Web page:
Protests flare for second week over Burundi president’s vote bid


Hundreds of protesters rallied on the streets of Bujumbura on Monday, the start of a second week of demonstrations demanding President Pierre Nkurunziza abandon his bid for a third term in office, which opponents say violates the constitution.

At least six people have been killed in unrest since Nkurunziza announced on April 25 he would stand in a June election. The government calls the protests illegal and an “insurrection”.

Demonstrators have set up makeshift road blocks and set fire to tyres in several suburbs of the capital, often scuffling with police who have fired teargas, water cannon and, say protesters, live rounds. The police deny this.

The army has been deployed to restore calm in the African nation which emerged from an ethnically fuelled civil war in 2005 that pitted majority ethnic Hutus against minority Tutsis.
“Please, Nkurunziza, give up the third term so that peace returns in the country,” demonstrators shouted in the Kinindo suburb, where dozens gathered after protest organisers called for a halt to demonstrations over the weekend.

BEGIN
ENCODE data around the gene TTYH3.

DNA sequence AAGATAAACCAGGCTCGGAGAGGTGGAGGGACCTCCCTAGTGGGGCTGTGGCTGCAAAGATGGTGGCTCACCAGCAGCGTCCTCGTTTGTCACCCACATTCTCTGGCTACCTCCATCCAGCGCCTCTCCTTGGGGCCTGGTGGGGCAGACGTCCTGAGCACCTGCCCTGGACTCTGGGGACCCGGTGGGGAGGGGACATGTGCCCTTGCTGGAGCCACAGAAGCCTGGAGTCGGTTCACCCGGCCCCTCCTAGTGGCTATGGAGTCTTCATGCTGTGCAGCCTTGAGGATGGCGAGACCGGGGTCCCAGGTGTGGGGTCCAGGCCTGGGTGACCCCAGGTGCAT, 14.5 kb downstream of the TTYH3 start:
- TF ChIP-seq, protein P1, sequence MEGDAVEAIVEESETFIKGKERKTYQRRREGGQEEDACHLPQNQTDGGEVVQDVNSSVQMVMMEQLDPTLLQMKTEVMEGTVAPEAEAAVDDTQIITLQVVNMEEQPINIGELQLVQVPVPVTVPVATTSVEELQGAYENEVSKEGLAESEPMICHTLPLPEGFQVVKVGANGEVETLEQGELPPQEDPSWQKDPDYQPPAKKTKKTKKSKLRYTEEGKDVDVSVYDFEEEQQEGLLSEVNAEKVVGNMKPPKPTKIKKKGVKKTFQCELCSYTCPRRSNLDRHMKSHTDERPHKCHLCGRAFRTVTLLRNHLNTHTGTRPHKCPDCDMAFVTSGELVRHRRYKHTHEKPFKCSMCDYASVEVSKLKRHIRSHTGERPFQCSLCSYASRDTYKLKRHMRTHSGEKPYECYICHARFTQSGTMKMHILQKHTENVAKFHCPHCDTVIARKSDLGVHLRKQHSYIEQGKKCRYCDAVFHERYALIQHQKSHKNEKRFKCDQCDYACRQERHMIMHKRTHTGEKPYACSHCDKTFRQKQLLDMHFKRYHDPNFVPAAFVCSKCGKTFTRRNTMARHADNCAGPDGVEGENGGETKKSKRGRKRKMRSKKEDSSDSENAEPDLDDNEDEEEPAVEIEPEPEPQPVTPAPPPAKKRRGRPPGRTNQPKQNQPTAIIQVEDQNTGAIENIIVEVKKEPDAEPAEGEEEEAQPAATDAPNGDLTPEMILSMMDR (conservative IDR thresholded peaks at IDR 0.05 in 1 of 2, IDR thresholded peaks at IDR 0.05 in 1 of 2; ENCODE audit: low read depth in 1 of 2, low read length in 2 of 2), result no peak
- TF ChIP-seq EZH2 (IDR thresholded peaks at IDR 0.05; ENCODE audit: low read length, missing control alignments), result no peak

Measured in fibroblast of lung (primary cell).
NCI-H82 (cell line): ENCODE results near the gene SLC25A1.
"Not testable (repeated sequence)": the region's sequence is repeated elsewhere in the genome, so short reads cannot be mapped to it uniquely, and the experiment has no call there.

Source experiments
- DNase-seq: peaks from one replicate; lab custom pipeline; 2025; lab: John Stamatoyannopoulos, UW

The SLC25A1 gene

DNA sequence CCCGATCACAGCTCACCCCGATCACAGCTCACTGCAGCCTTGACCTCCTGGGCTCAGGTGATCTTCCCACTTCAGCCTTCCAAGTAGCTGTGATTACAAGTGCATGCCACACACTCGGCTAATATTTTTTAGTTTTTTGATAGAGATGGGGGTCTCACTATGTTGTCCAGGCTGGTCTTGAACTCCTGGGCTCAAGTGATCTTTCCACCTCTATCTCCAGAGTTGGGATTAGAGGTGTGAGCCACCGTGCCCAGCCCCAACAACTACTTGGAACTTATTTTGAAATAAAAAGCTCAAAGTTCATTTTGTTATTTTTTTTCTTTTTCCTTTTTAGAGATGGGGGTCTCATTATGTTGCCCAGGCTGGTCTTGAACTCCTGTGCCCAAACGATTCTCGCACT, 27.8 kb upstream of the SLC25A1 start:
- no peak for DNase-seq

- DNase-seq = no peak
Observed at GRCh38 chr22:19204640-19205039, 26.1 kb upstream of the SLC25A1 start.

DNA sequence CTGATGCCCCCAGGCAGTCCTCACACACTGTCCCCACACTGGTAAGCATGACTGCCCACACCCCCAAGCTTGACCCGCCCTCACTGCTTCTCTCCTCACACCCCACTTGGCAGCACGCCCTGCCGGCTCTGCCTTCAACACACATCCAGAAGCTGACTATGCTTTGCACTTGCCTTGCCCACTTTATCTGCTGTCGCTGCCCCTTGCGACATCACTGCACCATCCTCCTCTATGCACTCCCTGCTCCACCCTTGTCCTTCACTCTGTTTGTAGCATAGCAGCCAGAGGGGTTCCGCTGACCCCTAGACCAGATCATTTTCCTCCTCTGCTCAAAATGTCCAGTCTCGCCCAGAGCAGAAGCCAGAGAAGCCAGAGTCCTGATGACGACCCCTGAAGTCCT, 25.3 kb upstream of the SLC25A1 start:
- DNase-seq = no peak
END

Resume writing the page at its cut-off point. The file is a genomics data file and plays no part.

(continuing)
Hundreds more protested in Nyakabiga suburb, a Reuters witness said, while local media reported protests in Musaga.

The police say six people have died since unrest began, including at least two policemen and one soldier. Civil society groups say the toll is at least nine.

The United States, European nations and regional countries had urged Nkurunziza not to stand, saying he risked undermining the Arusha peace deal which ended the civil war and has kept the country calm for a decade.

The Arusha deal and the constitution say the president is limited to two five-year terms. Supporters say his first term does not count because in 2005 he was picked by lawmakers as a transitional measure and not elected by popular vote.

There has been little sign of protests spreading beyond the capital. Police have kept demonstrators out of central Bujumbura. There have been local media reports of protests in other regions, but these have not been confirmed independently.

Defence Minister Major General Pontien Gaciyubwenge said on Saturday no one would direct the army to violate the Arusha deal or constitution, emphasising its neutral role.

The army, previously a Tutsi-led force, now includes former rebel groups, including the militia once commanded by Nkurunziza. Many see the army as a vital force for stability.

Fearing violence, around 24,000 people have fled to neighbouring Rwanda 7,000 to the Democratic Republic of Congo, the U.N. refugee agency UNHCR said on Twitter.